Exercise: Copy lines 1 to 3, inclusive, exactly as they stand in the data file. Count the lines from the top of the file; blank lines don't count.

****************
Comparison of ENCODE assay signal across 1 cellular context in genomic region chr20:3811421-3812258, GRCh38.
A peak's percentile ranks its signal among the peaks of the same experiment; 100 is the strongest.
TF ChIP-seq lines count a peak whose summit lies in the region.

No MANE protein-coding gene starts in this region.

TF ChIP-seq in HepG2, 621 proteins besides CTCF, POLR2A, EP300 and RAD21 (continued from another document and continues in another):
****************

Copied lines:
Comparison of ENCODE assay signal across 1 cellular context in genomic region chr20:3811421-3812258, GRCh38.
A peak's percentile ranks its signal among the peaks of the same experiment; 100 is the strongest.
TF ChIP-seq lines count a peak whose summit lies in the region.